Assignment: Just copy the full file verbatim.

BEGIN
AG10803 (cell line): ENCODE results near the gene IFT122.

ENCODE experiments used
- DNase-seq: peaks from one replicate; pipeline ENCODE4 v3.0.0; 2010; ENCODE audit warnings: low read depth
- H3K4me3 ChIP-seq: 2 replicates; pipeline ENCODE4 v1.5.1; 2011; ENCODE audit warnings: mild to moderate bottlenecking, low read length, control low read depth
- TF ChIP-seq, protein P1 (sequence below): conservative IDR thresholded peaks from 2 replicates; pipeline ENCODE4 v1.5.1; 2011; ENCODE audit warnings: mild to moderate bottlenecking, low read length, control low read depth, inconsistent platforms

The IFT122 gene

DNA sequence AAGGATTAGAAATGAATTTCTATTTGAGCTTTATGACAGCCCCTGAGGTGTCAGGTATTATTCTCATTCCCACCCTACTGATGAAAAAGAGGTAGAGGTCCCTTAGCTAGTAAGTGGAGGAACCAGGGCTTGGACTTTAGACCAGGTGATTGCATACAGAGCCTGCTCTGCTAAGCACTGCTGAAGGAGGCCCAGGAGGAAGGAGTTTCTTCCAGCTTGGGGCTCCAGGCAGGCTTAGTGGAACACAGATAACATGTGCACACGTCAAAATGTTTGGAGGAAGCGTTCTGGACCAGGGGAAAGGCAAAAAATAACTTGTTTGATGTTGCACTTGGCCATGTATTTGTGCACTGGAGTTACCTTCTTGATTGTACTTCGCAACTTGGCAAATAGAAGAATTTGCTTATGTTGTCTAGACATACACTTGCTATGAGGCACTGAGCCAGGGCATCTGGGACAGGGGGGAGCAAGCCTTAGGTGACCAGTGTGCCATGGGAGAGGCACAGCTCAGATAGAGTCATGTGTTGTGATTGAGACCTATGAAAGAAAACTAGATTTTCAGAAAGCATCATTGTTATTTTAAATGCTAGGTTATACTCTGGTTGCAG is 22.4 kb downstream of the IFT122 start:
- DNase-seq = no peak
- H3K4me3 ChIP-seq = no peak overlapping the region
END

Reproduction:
AG10803 (cell line): ENCODE results near the gene IFT122.

ENCODE experiments used
- DNase-seq: peaks from one replicate; pipeline ENCODE4 v3.0.0; 2010; ENCODE audit warnings: low read depth
- H3K4me3 ChIP-seq: 2 replicates; pipeline ENCODE4 v1.5.1; 2011; ENCODE audit warnings: mild to moderate bottlenecking, low read length, control low read depth
- TF ChIP-seq, protein P1 (sequence below): conservative IDR thresholded peaks from 2 replicates; pipeline ENCODE4 v1.5.1; 2011; ENCODE audit warnings: mild to moderate bottlenecking, low read length, control low read depth, inconsistent platforms

The IFT122 gene

DNA sequence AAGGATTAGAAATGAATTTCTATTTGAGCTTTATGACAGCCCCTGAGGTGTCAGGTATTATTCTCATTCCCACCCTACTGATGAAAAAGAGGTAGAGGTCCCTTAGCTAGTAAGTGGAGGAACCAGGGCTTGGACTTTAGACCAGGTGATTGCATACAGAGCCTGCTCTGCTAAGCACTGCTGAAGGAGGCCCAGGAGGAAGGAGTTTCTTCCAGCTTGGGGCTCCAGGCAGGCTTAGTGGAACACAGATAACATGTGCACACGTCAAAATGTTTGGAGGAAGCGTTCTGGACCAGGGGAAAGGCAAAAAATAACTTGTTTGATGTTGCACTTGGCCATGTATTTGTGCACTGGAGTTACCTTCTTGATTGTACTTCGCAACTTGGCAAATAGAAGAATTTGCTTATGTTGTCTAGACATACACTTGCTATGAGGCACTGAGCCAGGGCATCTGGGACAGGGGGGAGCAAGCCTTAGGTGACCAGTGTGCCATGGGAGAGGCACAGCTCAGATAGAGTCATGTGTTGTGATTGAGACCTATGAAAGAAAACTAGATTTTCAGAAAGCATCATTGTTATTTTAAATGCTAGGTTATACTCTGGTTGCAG is 22.4 kb downstream of the IFT122 start:
- DNase-seq = no peak
- H3K4me3 ChIP-seq = no peak overlapping the region